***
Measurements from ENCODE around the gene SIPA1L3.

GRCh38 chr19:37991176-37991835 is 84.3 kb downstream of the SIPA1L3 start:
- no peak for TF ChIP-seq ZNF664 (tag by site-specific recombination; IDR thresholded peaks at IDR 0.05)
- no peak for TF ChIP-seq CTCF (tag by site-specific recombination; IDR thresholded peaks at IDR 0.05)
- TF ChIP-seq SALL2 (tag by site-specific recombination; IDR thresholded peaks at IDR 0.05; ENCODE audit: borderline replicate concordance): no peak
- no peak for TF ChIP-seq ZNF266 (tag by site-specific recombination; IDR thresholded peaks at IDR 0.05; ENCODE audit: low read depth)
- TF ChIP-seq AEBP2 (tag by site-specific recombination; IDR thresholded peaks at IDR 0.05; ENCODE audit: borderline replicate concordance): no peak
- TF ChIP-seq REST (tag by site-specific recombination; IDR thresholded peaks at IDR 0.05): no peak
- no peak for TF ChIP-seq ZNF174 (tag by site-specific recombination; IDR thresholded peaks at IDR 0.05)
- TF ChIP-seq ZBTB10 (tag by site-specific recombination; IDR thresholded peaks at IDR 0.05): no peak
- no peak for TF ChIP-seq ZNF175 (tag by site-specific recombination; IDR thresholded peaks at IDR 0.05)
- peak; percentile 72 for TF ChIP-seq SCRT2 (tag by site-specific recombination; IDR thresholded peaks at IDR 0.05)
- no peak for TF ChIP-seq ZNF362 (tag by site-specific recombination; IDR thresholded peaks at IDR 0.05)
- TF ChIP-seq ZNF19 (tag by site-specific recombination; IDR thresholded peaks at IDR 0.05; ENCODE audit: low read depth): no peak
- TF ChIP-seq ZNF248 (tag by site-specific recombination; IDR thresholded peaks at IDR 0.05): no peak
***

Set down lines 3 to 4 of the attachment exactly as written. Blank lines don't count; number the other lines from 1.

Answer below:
- no peak for TF ChIP-seq ZNF664 (tag by site-specific recombination; IDR thresholded peaks at IDR 0.05)
- no peak for TF ChIP-seq CTCF (tag by site-specific recombination; IDR thresholded peaks at IDR 0.05)